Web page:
Describing a Character’s Emotions: Problems and Solutions

Characters are the heart of a story, but what really draws readers in is their emotions. Only…showing them isn’t always easy, is it?

Like us in the real world, characters will struggle. Life is never all cherries and diamonds; in fact, it’s our writerly job to make sure reality fish-slaps our characters with painful life lessons! Big or small, these psychologically difficult moments will cause them to retreat and protect themselves emotionally, believing if they do so, it will prevent them from feeling exposed and hurt in the future.

And while we know “shielding” behavior is psychologically sound (we do it, too) and it means our characters will try to hide it when they feel vulnerable, this causes a real problem at the keyboard end of things. Why? Because no matter how hard a character is trying to hide or hold back their emotions, we writers must still show them. For readers to connect, they have to be part of that emotional experience.

(Reason #63027 why writing is HARD, right?)

A wounding event also causes emotional sensitivities to form, meaning your character may overreact when certain feelings draw near. A man who was mugged may verbally lash out at a stranger who touches his arm to ask for directions. A teenager may be unable to answer an easy question in class after forgetting the words to a song during her school’s talent show.

Not only can our characters be easily be triggered and give into their flight, flight, and freeze instincts, they may also project feelings onto others, deny them, become self-destructive, act out, or a host of other things…all of which we will need to show in a way that fits the character’s personality, comfort zone, and circumstances. It’s a tall order.

Three Tips to Show Emotion Well…Hidden or Not

  1. Know your character. So crucial. It’s the key to everything, so when you have a second, read this post to find out why. (No point reinventing the wheel.)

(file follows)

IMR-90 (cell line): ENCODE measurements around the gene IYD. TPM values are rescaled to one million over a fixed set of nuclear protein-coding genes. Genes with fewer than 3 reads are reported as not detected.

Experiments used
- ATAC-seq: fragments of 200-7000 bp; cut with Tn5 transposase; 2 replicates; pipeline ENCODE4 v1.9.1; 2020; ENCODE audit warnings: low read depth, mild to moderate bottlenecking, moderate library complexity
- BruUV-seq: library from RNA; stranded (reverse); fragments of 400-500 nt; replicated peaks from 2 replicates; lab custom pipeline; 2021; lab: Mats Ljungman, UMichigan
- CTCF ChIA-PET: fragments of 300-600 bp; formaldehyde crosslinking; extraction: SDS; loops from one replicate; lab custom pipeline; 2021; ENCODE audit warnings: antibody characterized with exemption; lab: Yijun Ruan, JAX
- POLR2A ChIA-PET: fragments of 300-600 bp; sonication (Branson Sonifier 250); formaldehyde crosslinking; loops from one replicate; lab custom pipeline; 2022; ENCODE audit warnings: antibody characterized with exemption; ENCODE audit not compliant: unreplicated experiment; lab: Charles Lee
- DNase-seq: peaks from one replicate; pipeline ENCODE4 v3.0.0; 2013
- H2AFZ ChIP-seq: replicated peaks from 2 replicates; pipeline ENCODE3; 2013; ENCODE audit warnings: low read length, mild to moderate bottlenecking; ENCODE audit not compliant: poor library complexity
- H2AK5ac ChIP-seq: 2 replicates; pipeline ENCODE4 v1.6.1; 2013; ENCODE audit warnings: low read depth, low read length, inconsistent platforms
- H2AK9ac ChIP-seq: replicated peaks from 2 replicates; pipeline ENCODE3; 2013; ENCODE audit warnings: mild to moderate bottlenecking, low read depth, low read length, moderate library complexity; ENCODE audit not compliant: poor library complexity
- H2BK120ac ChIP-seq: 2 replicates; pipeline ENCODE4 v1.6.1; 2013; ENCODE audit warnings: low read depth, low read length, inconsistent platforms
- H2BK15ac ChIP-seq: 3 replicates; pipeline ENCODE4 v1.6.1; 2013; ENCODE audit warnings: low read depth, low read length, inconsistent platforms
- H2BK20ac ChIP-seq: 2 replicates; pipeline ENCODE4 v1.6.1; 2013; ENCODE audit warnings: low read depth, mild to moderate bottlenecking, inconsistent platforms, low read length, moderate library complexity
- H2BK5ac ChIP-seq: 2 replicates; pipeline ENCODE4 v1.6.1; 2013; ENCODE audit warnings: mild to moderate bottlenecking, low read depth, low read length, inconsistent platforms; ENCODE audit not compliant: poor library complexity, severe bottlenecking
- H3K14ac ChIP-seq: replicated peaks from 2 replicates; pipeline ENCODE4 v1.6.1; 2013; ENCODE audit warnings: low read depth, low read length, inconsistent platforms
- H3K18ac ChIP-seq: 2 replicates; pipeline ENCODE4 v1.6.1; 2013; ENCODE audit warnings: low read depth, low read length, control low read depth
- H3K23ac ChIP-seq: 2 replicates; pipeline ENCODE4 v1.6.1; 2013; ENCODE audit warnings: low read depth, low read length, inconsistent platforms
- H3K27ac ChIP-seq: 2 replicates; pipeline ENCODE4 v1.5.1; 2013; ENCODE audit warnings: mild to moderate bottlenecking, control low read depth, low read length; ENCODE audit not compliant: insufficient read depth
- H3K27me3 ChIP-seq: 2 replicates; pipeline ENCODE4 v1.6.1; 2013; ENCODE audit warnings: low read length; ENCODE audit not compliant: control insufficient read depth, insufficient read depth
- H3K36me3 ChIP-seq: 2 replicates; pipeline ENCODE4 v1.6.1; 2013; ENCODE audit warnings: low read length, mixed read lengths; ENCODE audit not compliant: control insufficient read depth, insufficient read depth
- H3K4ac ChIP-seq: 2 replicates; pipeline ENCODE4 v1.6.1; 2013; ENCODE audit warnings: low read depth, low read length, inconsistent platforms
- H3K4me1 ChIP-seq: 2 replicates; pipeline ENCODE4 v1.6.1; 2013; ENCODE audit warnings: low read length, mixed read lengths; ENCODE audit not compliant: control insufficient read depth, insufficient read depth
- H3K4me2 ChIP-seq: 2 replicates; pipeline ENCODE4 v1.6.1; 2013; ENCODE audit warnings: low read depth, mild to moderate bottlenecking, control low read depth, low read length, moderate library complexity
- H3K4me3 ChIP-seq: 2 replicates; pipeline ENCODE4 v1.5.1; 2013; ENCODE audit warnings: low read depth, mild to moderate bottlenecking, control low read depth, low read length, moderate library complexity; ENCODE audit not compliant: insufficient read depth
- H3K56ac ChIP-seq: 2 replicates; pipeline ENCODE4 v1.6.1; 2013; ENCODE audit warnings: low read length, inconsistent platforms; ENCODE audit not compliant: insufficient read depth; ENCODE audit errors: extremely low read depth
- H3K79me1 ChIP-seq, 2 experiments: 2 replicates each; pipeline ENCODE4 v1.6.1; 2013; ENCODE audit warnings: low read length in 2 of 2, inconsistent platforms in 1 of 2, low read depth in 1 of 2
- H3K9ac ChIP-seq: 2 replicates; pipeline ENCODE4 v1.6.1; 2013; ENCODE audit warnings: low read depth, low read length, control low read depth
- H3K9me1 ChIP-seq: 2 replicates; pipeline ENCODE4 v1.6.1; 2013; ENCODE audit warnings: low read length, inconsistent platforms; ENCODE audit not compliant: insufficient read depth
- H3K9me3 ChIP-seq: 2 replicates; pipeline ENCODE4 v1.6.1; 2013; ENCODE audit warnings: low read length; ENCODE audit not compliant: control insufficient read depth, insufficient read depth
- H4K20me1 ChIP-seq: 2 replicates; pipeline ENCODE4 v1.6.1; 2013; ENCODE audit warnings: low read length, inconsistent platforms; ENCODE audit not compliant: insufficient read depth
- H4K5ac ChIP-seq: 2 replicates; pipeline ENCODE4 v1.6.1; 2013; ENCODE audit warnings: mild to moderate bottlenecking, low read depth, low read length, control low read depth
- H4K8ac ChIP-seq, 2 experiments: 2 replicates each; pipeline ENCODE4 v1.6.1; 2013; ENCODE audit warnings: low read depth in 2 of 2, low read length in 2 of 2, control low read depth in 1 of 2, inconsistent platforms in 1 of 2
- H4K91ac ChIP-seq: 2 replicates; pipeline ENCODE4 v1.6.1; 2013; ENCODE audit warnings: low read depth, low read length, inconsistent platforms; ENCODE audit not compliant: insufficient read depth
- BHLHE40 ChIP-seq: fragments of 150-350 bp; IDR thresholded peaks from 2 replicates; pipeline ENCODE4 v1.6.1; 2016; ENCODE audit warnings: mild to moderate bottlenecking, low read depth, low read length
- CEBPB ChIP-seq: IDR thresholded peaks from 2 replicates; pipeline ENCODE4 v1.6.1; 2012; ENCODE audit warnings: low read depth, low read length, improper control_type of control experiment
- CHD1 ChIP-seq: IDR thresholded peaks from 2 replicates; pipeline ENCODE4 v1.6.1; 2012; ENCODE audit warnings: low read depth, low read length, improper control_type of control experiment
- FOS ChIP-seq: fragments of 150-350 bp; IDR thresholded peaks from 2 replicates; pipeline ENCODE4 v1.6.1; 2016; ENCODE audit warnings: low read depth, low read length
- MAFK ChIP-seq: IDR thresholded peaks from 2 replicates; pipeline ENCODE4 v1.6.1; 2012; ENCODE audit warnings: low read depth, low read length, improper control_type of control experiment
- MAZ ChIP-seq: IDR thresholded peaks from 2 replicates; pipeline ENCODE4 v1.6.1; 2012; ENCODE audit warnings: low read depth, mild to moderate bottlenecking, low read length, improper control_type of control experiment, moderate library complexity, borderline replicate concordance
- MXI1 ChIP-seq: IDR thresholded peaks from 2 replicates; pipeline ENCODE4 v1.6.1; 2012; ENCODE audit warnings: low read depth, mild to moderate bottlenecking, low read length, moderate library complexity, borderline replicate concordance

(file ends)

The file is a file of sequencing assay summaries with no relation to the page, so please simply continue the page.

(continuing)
2. Understand the character’s emotional range. Their “baseline” comfort zone & preferences are tied to their personality and will guide you to emotional expressiveness that will align with who they are, meaning what they do, say, and experience will ring true to readers.
  3. To avoid telling, think about the many unique ways emotion can be expressed. Writers can sometimes rely too much on expressions or gestures, so think past that steely glare or stomping foot. These tip sheets are gold:

Click here to download these tip sheets (and many more!)

Another challenge when it comes to showing readers what our characters feel is that emotions rarely show up alone. Most situations or events generate a mix of feelings, some of which may conflict with one another. For example, a character may feel…

  • Anxiety over what comes next while feeling relieved at being spared a worse fate
  • Happiness at an outcome yet being worried about what loved ones will say
  • Elation at winning but beneath it, insecurity over whether it was truly deserved
  • Gratitude at surviving along with the crushing guilt that comes with doing so when others were not so lucky

I think we can all think of moments like these. A surge of emotion hits, and we laugh through our tears, collapse in jubilation, or even attack a loved one for delivering news that nearly destroys us. While it takes a greater effort to show multiple and/or conflicting emotions, experiencing more than one thing at once is true-to-life, and so can make these story moments more genuine and gripping.

Three Tips for Showing Multiple or Conflicting Emotions

  1. With multiple emotions, show them in order. For example, if a sibling were to jump out and scare the protagonist as she’s heading down the hall toward her room, she’ll feel fear, then relief, then mock-anger. If you showed this, it might go like this: jumping back with a shriek, sagging against the wall, and then charging her sibling and shoving him to the ground.
  2. If you need to, slow things down a touch. Focus description on what is causing the character to feel a specific emotion (stimulus), and then show what they do because of it (reaction). This helps readers see an event, person, situation, etc. is affecting a character and directing their behavior, action, and choices.
  3. If the emotions are complicated or in conflict, you can also use a carefully placed thought (if it’s a POV character) or dialogue (if not). The important thing is to show the context of what’s happening. This doesn’t mean to fall into the trap of telling, rather to use realistic thoughts, questions, or comments that indicate something is influencing your character’s emotions (and therefore explains their actions).

Showing compelling emotion can be challenging, but thankfully there are many, many terrific ways to do it well. With effort, using a mix of expressions, behaviors, dialogue, thoughts, visceral sensations, vocal cues (and more!) will convey our character’s personal moments authentically, drawing readers in.



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